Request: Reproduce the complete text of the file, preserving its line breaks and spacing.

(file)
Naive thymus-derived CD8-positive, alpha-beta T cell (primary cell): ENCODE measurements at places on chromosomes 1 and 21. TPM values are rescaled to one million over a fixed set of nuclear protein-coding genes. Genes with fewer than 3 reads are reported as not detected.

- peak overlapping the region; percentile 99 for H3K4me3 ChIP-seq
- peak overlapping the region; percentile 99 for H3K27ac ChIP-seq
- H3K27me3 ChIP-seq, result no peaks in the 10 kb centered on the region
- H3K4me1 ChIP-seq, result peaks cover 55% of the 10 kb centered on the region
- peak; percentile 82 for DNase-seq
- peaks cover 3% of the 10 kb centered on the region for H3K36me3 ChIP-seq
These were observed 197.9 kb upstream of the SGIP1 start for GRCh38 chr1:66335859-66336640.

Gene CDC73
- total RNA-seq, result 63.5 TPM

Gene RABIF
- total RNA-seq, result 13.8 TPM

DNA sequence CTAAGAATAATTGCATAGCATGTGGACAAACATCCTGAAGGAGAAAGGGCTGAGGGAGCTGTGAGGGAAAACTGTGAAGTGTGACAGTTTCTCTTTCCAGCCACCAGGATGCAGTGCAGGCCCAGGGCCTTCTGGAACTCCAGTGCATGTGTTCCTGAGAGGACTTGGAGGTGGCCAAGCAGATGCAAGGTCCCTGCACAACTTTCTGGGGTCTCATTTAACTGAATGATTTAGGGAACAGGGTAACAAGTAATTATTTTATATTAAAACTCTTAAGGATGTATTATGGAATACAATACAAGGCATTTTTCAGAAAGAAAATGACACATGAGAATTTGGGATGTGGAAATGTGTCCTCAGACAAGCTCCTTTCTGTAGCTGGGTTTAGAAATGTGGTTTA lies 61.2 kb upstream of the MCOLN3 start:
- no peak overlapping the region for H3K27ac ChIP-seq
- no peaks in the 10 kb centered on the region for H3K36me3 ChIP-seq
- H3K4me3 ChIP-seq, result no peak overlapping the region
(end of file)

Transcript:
Naive thymus-derived CD8-positive, alpha-beta T cell (primary cell): ENCODE measurements at places on chromosomes 1 and 21. TPM values are rescaled to one million over a fixed set of nuclear protein-coding genes. Genes with fewer than 3 reads are reported as not detected.

- peak overlapping the region; percentile 99 for H3K4me3 ChIP-seq
- peak overlapping the region; percentile 99 for H3K27ac ChIP-seq
- H3K27me3 ChIP-seq, result no peaks in the 10 kb centered on the region
- H3K4me1 ChIP-seq, result peaks cover 55% of the 10 kb centered on the region
- peak; percentile 82 for DNase-seq
- peaks cover 3% of the 10 kb centered on the region for H3K36me3 ChIP-seq
These were observed 197.9 kb upstream of the SGIP1 start for GRCh38 chr1:66335859-66336640.

Gene CDC73
- total RNA-seq, result 63.5 TPM

Gene RABIF
- total RNA-seq, result 13.8 TPM

DNA sequence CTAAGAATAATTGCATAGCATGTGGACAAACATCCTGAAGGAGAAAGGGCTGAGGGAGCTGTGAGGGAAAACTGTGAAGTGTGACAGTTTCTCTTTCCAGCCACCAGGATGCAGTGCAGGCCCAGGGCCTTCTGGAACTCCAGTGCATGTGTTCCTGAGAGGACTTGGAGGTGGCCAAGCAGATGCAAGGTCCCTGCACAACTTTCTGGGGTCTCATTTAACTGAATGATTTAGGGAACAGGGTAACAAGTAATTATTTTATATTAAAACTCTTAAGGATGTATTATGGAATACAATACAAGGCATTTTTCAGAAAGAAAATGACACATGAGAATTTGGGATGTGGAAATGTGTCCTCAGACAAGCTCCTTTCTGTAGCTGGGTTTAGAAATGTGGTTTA lies 61.2 kb upstream of the MCOLN3 start:
- no peak overlapping the region for H3K27ac ChIP-seq
- no peaks in the 10 kb centered on the region for H3K36me3 ChIP-seq
- H3K4me3 ChIP-seq, result no peak overlapping the region